Relief from operational limitations on Jabiru-powered aircraft
Owners and operators of aircraft powered by Jabiru engines may return to normal operations by meeting a number of conditions set out in a new CASA direction.
In late 2014 CASA first introduced a set of precautionary operational limitations on Jabiru-powered aircraft in response to a high rate of engine failures and malfunctions over a number of years. The limitations included restricting operations to daytime VFR flight, limiting flights over populous areas, requiring passengers to acknowledge their acceptance of the risk associated with flying in affected aircraft and requiring flying instructors to ensure students flying solo in Jabiru-powered aircraft were up-to-date with their engine-failure training.
Relief from these limitations follows on from CASA’s collaborative work with Jabiru to identify steps that could be taken to mitigate the risk of in-flight shut downs and related engine malfunctions until clear causal factors, and appropriate responsive solutions, could be identified. Recreational Aviation Australia assisted in this effort. Different maintenance-related actions are called up for engines falling within each of the three groups identified in the direction, and depending on whether the aircraft is, or has been, engaged in flight training operations. If the owners and operators of relevant Jabiru-powered aircraft do not undertake the actions applicable to their aircraft, the operating limitations will continue to apply to their aircraft.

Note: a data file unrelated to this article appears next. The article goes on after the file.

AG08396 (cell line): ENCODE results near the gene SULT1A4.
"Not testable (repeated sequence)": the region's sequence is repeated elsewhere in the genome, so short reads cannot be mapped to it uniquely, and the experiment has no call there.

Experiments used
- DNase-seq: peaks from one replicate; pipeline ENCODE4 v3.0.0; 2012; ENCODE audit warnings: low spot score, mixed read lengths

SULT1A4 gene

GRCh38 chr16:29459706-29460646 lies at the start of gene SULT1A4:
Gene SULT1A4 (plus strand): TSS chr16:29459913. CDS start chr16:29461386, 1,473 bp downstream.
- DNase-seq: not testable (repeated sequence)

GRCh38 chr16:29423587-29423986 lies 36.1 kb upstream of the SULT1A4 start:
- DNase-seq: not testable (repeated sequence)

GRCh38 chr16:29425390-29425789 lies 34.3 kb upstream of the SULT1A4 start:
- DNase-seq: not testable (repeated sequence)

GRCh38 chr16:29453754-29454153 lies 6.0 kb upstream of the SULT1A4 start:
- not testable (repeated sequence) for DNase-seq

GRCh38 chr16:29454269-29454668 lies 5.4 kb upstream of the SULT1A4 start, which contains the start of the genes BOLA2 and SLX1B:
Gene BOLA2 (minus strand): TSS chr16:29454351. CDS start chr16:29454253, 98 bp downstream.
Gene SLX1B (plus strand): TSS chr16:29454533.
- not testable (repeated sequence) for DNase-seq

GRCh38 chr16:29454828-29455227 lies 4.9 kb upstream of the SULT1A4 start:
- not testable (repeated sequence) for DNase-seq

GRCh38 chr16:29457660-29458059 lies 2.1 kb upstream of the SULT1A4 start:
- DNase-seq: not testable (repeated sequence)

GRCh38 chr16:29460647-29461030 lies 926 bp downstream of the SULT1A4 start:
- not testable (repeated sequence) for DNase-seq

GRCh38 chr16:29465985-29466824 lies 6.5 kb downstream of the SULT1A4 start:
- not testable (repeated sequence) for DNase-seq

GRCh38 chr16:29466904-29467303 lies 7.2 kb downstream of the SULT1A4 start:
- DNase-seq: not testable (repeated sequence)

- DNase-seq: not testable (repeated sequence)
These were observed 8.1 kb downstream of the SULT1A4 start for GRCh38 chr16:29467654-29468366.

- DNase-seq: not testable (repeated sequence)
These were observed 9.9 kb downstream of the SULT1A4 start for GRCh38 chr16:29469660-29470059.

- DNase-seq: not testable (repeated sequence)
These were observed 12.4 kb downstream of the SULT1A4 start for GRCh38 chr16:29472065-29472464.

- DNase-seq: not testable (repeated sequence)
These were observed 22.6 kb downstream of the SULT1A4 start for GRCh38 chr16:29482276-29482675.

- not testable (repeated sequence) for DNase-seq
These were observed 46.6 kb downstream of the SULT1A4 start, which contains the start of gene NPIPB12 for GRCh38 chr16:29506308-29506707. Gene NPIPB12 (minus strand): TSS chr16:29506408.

The new direction and conditions took effect on 1 July 2016.
The analysis report informing CASA’s decision to issue the new direction and the supporting engineering reports appearing as attachments to that report can be found below: